Thursday, December 08, 2005

Next question: What ever happened to Advent? Heck, do people even remember what "Advent" is?

Do all non-Catholics reading this realize that traditionally Christmas season begins on December 25th, whereas the weeks leading up to Christmas day are known as the season of Advent? That is, Advent, a season of repentance, reflection back upon life, sin, and death, perhaps a little fasting, remembrance of God and thanksgiving, and a looking forward to the coming of Christ, both in the memorial celebration of his birth on Christmas day and in the Second Coming and Last Judgment. [Note: no mention of gift giving during Advent season.] Ring a bell? Sound like the period after Thanksgiving until Christmas that you know?

Honestly, I was wondering when Advent disappeared off the charts. Well, here's the answer...

How Christians Stole Christmas, Part II

In short...
"World War II changed the understanding of Advent and Christmas. As war swept the world, buying habits had to change. Because it took six weeks to transport anything by ship over the ocean, Americans were told to buy their Christmas gifts for their sons overseas by Thanksgiving, or their sons would not receive those gifts by February 2.

"The Christmas buying season had been December 25th through February 2nd, with the most intense gift-giving happening during the twelve days of Christmas. But during the war, it extended from Thanksgiving to February 2nd. American Protestants, that is, American businesses, liked the extra income generated by the much longer and earlier selling season."
Interesting stuff. So Kellmeyer does explain how Advent disappeared--it was replaced by the new "Christmas" season. Yet, if it's really the marketing/commercializing businessmen (just Protestant?) instigating this, why does the original Christmas season shorten? Shouldn't we have a "Christmas" season still lasting until February 2nd? That part doesn't make sense to me.

I have other questions too, but that's it for now.

Update: Steve Kellmeyer's Answer to my Question...
"They moved the entire selling season so that it runs from mid-October (Halloween is now the second biggest sales holiday of the year) through Dec 24. They've got roughly 70 consecutive days - 10 weeks - in which they drive people into the stores. Better yet, there are three distinct pushes: Halloween, Thanksgiving and Christmas in that interval.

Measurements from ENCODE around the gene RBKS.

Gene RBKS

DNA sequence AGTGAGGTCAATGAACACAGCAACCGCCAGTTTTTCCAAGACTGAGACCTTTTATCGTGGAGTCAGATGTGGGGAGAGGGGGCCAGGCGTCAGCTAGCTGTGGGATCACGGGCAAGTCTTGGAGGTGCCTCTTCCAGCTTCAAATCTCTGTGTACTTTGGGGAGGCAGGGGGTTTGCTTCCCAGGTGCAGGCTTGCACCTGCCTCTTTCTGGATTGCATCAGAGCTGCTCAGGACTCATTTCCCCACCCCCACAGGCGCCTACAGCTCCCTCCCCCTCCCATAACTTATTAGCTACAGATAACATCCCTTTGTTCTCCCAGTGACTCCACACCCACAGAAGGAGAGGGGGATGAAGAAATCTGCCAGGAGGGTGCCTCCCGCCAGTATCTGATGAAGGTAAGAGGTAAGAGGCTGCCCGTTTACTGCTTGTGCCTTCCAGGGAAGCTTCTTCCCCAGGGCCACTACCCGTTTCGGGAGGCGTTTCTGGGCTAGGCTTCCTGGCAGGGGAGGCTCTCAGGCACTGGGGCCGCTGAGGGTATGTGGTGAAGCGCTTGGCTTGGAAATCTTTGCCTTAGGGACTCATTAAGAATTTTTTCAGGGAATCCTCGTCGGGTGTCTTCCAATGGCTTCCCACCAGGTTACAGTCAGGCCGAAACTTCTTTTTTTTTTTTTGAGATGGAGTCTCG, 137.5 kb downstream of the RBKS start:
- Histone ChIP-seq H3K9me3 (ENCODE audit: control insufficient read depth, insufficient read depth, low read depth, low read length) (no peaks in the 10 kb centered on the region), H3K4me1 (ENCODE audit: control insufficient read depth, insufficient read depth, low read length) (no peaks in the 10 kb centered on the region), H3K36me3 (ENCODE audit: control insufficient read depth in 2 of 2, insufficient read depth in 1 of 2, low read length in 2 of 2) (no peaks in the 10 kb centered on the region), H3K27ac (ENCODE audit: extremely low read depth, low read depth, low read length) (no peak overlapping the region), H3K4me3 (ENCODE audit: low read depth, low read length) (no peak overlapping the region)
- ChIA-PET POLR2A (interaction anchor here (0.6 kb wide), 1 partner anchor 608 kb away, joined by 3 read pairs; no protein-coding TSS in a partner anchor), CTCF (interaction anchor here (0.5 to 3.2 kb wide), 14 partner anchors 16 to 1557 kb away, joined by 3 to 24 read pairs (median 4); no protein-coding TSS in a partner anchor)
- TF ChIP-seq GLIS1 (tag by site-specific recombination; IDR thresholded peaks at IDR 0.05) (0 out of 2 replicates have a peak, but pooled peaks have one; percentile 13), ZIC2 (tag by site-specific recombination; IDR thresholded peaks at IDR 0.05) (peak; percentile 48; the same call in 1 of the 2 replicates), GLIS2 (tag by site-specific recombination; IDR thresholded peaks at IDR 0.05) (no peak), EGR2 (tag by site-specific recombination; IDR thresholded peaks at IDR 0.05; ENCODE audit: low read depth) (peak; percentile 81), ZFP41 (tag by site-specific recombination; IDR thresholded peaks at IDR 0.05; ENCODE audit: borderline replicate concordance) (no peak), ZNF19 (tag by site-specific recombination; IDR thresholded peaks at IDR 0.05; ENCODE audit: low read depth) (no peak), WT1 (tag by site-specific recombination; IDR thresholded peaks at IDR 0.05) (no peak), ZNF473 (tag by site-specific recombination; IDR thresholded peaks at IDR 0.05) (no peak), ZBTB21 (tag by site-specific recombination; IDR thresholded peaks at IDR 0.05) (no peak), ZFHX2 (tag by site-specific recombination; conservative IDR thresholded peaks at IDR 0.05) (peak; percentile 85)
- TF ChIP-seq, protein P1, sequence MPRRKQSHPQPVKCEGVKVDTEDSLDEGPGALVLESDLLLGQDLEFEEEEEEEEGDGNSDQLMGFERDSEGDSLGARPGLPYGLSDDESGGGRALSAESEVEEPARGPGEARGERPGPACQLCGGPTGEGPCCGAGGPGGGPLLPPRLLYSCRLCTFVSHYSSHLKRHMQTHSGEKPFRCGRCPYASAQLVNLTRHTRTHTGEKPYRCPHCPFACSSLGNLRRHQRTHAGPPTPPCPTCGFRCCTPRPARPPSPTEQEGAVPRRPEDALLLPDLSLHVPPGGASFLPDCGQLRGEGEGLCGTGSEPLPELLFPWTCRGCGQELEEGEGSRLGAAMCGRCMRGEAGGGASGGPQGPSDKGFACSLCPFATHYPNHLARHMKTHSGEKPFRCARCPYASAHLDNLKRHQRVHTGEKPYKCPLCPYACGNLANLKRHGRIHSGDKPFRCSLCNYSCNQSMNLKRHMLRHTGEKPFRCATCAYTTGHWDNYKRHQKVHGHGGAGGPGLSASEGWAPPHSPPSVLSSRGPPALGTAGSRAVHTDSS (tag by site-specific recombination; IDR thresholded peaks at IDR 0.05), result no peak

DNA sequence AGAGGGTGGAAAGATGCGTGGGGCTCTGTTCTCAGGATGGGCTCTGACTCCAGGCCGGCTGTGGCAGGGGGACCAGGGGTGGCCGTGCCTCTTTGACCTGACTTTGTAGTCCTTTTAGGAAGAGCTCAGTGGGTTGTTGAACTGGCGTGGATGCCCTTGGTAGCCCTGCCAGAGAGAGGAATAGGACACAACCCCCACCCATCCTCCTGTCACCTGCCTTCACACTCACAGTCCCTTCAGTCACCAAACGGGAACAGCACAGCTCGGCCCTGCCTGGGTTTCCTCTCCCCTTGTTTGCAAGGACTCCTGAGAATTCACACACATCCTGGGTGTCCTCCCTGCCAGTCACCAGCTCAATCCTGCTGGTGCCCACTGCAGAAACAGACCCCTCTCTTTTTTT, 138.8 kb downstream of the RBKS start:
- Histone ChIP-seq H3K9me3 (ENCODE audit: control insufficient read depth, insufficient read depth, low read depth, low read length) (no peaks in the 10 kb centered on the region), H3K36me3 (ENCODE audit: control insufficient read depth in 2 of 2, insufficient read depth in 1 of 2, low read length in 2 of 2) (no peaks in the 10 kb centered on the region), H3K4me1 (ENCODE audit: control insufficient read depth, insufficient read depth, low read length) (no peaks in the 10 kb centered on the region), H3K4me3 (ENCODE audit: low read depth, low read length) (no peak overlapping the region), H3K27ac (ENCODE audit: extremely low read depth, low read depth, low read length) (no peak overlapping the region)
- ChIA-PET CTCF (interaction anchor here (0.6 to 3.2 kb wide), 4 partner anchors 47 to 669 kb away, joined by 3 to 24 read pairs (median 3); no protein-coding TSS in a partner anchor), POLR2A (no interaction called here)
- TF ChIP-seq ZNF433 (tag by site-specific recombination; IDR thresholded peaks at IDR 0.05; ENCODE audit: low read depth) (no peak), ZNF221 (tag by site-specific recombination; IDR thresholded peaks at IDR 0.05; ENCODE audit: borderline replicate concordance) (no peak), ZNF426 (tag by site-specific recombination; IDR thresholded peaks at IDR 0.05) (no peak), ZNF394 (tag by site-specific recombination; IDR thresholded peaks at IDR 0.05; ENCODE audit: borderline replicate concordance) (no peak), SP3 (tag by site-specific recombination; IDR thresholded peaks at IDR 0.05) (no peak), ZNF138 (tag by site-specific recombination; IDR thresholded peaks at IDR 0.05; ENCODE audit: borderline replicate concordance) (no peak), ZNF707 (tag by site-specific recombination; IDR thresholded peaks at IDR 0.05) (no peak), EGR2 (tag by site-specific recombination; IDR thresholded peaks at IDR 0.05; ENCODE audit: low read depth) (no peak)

"Compare that to Dec 25 through Feb 2 - only 38 days, and only one major push, the twelve days of Christmas.

"...this all correlates to the end of the tax season (December 31), so it also empties out their shelves right before they get taxed on inventory. It's perfectly placed, from an economic perspective."
Pretty good (and fast)!

7 Comments:

At 12/08/2005 05:01:00 PM, Blogger Brad said...

I tried to buy an advent calendar this week, but the store was sold out.

 
At 12/08/2005 05:10:00 PM, Blogger Chris said...

That's cool. What kind of advent calendar?

We have an "advent" calendar back home, but while it's been a neat family tradition of ours, it really has little to do with the actual season of Advent (though perhaps it prepares one for Christmas on a very minimal level). Our calendar just has compartments with doors for each day leading up to Christmas. My mom would put a small present in for every day--usually candy or a small ornament to hang on this miniature tree we always put in the kitchen. Usually each morning then, we kids would open it and receive the little gifts (3 of them of course, one for each of us).

 
At 12/09/2005 05:50:00 AM, Blogger Brad said...

haha, what a nice mom!

To answer your question though, I was in search of a Cadbury's chocolate advent calendar. I used to have advent calendars when I was a little tike but I think my mom stopped buying them for me. Boo to that!

 
At 12/09/2005 07:50:00 AM, Anonymous Sarah Jane said...